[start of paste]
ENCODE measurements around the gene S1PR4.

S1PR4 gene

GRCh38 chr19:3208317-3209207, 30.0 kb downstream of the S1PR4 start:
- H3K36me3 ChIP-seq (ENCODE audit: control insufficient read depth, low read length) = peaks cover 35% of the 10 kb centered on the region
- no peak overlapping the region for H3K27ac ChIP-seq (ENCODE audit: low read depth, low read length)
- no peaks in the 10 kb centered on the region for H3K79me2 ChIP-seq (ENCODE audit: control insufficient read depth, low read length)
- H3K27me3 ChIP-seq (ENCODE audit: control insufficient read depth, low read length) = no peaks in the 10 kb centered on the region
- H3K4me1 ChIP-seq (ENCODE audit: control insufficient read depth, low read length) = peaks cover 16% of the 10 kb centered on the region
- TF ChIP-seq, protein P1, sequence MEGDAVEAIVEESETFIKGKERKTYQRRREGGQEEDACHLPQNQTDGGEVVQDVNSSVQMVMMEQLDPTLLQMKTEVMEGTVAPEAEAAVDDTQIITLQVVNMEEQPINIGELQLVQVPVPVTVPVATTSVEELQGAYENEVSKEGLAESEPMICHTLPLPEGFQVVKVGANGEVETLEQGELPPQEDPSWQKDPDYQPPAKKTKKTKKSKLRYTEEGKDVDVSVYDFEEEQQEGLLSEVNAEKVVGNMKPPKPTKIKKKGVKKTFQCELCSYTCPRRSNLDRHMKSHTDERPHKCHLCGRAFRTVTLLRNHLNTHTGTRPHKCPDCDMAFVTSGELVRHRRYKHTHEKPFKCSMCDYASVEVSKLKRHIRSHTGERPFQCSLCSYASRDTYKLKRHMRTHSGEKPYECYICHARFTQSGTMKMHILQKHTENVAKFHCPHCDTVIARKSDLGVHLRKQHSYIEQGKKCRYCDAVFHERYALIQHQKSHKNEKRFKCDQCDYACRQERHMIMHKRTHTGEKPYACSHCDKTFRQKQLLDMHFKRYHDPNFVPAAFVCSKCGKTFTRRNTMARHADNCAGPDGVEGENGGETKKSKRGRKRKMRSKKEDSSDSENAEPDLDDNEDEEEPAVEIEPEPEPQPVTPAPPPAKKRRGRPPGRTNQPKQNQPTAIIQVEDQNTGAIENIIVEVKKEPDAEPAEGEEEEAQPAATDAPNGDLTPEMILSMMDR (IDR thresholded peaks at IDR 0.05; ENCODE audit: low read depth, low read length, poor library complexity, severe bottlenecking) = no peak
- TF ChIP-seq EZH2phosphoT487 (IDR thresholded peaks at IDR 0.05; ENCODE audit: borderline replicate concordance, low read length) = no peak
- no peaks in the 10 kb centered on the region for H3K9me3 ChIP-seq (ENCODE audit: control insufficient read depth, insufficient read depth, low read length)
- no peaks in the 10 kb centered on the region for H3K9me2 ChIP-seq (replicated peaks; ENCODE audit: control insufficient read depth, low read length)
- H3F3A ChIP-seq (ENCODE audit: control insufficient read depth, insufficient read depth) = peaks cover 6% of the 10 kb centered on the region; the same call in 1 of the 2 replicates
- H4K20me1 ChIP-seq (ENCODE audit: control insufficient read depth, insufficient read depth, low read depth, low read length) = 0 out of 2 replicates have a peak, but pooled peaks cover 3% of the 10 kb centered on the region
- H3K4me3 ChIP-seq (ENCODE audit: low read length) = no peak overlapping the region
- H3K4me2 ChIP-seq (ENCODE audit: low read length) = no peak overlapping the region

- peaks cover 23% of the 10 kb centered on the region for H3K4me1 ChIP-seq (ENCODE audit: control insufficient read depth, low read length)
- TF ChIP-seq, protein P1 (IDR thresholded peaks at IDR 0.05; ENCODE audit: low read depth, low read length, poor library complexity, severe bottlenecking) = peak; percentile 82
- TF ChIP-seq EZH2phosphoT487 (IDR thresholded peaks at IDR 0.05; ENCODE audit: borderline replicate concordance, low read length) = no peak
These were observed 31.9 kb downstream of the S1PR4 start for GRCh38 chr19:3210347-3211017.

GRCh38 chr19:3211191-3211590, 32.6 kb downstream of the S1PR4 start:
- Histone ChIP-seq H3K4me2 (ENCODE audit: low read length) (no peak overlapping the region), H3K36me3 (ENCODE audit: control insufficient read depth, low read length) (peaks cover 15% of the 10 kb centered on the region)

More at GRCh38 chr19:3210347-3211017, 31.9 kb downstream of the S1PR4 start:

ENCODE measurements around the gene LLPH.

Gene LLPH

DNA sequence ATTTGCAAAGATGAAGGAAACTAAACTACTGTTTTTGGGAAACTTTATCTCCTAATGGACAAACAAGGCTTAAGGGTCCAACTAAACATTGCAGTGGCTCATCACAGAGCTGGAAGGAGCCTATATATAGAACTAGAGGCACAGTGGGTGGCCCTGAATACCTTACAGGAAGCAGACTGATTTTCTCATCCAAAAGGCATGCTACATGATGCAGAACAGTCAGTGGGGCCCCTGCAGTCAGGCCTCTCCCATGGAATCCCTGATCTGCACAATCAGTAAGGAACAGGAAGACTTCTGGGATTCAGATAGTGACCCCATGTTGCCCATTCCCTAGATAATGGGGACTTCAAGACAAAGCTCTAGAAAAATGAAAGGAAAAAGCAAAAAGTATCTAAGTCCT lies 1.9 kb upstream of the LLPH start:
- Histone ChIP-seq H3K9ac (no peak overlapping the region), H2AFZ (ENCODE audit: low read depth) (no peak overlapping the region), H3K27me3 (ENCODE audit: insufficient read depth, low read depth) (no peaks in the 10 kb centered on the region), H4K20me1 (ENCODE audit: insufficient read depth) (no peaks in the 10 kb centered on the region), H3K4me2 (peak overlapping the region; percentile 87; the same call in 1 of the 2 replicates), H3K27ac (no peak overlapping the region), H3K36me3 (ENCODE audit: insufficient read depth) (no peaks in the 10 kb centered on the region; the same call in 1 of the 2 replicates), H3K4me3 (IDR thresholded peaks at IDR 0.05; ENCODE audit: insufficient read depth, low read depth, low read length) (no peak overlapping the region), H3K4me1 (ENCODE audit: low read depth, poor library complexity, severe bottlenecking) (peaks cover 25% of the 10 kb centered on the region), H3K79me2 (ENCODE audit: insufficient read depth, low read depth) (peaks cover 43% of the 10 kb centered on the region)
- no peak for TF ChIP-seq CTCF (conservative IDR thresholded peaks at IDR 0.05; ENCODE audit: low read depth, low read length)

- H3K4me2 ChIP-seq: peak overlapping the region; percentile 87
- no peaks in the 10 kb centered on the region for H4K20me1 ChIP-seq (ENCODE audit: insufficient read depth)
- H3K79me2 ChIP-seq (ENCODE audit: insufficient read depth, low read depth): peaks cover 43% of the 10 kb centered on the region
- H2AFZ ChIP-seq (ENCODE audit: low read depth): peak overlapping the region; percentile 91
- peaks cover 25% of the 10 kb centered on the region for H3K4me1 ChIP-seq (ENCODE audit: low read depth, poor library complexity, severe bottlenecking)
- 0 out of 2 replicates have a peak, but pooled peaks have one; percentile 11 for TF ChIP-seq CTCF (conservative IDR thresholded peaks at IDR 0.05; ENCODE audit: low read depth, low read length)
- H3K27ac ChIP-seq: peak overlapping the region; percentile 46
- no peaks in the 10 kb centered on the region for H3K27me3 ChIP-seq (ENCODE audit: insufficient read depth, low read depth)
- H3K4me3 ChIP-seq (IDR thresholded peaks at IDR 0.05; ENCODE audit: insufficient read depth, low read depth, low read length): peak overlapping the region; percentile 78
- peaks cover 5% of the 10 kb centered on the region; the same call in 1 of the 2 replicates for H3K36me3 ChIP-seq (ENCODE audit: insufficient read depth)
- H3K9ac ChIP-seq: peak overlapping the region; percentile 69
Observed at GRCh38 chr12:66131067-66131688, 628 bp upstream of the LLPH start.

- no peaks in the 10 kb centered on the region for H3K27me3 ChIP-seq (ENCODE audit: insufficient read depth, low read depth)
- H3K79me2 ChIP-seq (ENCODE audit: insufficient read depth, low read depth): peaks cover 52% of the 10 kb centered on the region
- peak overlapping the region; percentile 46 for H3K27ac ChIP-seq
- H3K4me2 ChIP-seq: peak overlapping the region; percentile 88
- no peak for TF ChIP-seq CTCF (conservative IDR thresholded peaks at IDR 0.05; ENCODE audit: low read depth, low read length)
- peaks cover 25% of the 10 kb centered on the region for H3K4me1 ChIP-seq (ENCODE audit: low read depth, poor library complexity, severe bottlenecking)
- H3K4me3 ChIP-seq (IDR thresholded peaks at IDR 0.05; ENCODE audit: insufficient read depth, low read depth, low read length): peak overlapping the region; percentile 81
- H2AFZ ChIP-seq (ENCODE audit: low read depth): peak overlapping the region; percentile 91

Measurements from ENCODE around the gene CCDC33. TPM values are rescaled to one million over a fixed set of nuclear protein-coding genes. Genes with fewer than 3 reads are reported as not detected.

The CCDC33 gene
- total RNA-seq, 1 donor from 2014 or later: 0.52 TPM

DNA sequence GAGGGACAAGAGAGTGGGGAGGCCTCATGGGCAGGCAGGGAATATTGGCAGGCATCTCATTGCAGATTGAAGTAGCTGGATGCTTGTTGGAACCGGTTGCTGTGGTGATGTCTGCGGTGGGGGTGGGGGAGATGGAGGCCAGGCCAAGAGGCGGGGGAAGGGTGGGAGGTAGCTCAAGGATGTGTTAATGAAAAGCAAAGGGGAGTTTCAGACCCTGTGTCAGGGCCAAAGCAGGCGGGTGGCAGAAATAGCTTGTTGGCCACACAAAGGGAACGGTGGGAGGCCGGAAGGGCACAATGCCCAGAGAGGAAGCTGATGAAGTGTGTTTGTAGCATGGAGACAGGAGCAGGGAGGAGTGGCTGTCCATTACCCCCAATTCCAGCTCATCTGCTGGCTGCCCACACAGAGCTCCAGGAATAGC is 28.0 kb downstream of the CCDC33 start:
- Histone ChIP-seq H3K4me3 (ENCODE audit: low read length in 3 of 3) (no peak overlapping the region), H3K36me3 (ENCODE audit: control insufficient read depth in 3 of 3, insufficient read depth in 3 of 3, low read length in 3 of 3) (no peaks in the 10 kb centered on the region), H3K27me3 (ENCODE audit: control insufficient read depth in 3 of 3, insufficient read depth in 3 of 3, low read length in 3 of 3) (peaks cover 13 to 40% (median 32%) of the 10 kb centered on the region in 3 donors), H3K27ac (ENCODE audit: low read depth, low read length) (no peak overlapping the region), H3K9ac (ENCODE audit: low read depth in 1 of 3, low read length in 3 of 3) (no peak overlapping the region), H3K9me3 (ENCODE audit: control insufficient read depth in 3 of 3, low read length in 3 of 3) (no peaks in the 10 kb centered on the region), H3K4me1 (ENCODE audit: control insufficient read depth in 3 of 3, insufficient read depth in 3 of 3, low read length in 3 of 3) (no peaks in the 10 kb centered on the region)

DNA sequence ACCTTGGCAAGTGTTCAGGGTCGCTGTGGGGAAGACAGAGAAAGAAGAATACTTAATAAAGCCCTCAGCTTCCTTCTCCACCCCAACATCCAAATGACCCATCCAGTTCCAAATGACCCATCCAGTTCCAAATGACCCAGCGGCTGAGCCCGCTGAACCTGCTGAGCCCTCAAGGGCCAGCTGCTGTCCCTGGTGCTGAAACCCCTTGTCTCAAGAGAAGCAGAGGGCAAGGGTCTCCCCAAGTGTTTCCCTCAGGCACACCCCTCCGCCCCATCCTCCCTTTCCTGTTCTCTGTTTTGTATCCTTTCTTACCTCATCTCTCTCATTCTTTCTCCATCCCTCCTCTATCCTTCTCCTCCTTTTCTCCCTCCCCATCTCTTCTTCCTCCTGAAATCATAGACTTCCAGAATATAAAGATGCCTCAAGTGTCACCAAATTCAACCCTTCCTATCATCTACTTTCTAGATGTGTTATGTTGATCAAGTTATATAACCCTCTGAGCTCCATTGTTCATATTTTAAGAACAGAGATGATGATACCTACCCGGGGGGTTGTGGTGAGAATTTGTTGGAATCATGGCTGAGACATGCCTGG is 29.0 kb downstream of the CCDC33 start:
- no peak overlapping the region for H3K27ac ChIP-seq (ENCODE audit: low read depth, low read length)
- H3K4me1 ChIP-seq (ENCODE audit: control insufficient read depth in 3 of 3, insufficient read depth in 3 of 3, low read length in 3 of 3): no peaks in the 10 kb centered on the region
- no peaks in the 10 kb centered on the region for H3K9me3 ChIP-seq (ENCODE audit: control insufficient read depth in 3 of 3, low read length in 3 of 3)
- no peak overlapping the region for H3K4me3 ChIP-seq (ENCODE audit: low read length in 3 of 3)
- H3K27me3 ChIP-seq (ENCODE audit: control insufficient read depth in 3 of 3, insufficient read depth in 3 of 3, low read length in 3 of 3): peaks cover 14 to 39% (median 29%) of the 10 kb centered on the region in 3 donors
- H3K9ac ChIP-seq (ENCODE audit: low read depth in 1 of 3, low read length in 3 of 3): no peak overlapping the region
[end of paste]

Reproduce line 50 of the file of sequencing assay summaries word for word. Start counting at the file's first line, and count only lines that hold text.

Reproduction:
The CCDC33 gene